That's not surprising: Executives from consumer magazines, national newspapers and cable TV accounted for three of the four panel members, and CMR projects those categories will see 2002 ad declines of 2.8%, 1.7% and 0.3%, respectively. The fourth member of the panel? Ailing America Online.
Mark Rosenthal, president-chief operating officer of Viacom's MTV Networks, said the cable upfront has reached a partial stalemate because general entertainment cable networks desperately want price increases while buyers want to recoup some of the money they agreed to pay in the broadcast upfront. But he contended cable networks such as youth-skewing MTV Networks are "red hot" in the cable upfront, the period when ad time is sold in advance of the TV season.
Mr. Rosenthal suggested that instead of a selling period started by broadcast and followed by cable and syndication, the upfront be divided into demographic marketplaces: for example, a 12- to 24-year-old category in which cable networks such as Nickelodeon and Cartoon Network would compete with some broadcast properties.
Such upfronts might favor Mr. Rosenthal's Viacom outlets, which offer clearly defined targets.
Daniel Brewster, president-CEO of Gruner & Jahr USA Publishing, said the magazine industry was still recovering from the recent recession and other pitfalls. "Right now, we're under tremendous margin pressure," he said, pointing to increasing postal rates and the escalating costs of acquiring subscribers. Mr. Brewster also said the business' single-copy distribution channel is flawed, as distributors continue to lose money. "I predict before the end of the year you'll see a new distribution channel for magazines," he said.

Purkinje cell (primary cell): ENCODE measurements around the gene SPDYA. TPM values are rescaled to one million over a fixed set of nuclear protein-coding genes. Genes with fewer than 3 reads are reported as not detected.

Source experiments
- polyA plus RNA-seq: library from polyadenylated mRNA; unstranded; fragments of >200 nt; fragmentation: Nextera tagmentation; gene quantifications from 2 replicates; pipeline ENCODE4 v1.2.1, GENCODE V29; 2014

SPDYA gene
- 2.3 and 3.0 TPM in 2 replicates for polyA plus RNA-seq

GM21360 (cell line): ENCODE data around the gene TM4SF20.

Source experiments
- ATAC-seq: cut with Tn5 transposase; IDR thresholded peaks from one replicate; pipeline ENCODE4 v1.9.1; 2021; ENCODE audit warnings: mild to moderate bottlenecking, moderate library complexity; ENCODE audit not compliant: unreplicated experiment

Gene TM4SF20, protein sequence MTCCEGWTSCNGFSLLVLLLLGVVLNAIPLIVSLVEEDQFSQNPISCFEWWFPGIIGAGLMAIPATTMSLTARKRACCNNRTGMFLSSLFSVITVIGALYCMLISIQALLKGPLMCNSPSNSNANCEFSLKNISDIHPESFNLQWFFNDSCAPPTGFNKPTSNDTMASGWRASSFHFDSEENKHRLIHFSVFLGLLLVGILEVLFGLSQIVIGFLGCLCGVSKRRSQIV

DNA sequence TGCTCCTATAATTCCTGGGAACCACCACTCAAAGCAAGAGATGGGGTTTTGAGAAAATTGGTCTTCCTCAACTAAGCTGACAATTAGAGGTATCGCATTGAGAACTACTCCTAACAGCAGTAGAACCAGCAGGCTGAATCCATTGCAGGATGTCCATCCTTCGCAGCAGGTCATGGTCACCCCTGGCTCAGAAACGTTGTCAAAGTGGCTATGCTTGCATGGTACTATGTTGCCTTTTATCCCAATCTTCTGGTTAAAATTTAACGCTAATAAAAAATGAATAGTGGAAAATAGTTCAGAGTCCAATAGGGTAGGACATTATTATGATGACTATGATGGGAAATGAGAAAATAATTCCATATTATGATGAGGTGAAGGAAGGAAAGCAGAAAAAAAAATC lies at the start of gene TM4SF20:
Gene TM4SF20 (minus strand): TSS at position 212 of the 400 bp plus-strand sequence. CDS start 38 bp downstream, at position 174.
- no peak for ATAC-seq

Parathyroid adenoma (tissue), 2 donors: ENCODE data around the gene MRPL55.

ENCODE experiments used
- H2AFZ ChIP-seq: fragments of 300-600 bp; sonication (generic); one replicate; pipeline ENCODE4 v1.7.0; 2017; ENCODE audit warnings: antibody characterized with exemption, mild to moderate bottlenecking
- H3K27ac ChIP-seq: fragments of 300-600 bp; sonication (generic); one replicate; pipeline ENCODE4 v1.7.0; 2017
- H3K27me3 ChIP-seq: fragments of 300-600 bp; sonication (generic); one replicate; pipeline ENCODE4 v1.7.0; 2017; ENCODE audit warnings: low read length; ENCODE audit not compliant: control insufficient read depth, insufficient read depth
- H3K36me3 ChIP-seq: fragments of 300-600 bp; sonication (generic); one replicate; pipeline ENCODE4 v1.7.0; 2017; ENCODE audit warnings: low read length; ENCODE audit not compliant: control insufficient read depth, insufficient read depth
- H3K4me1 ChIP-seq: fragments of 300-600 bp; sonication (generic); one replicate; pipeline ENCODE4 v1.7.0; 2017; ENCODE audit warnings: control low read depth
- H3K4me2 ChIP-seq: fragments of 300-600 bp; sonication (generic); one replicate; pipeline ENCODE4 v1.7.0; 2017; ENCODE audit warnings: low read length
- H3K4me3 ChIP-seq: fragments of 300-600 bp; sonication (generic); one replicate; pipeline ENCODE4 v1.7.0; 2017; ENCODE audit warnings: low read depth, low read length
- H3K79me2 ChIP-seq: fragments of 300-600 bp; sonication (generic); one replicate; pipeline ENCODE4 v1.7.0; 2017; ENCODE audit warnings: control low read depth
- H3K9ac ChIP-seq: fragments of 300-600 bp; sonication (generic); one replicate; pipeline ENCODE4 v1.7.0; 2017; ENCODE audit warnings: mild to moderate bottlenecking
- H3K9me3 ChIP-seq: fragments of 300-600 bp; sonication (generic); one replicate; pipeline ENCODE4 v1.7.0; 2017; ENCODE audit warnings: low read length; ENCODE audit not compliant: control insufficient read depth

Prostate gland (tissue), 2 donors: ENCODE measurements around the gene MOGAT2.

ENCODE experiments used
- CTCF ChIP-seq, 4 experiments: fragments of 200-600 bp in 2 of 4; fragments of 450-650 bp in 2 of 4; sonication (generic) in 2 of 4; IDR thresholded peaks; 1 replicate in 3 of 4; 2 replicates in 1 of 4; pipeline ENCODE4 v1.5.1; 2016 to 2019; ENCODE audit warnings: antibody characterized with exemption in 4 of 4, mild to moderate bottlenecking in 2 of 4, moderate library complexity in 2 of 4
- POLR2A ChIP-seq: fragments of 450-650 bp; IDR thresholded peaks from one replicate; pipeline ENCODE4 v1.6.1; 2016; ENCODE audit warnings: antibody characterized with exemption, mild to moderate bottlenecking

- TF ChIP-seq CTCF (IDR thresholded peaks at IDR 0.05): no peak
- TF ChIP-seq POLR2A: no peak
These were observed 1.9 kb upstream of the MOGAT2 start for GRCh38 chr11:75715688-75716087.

America Online Vice Chairman Ted Leonsis, whose unit has been pilloried as the laggard within AOL Time Warner, said the division will look to capture additional dollars from marketers beyond ad budgets. The targets are budgets for customer relationship marketing, coupons and regional and local marketing.
Janet Robinson, senior VP of newspaper operations for The New York Times Co. and president and general manager of The New York Times, said retail is "starting to come back" for newspapers, as was telecommunications at national newspapers, but that technology and financial services were not.
She hinted at how her company is looking to Boston for growth. After purchasing The Boston Globe, the company acquired a stake in Major League Baseball's Boston Red Sox and a regional sports network.
She said the acquisitions will help the company put together cross-platform ad deals that can include promotions on boston.com, sponsored events at Red Sox stadium Fenway Park and ads on the cable channel.